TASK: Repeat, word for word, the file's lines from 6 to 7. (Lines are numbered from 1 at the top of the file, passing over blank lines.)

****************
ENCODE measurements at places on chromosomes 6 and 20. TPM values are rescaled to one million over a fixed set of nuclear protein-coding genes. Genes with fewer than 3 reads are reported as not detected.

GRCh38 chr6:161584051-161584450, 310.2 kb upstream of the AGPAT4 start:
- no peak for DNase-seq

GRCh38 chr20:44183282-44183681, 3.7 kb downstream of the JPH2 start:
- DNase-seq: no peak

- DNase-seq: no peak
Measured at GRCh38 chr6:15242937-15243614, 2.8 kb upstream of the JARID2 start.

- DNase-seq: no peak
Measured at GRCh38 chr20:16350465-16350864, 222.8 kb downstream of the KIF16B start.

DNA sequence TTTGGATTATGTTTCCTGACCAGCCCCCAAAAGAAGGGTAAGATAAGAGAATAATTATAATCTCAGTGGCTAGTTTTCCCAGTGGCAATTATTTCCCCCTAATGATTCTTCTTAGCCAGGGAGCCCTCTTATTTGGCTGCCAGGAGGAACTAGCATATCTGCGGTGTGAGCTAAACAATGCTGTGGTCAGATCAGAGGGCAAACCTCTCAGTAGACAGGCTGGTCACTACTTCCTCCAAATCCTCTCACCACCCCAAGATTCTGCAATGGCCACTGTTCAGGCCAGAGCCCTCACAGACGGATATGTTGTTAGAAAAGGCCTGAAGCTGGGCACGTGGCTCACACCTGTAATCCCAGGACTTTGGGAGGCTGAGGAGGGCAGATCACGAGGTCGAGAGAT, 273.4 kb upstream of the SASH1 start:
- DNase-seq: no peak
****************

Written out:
- DNase-seq: no peak
Measured at GRCh38 chr6:15242937-15243614, 2.8 kb upstream of the JARID2 start.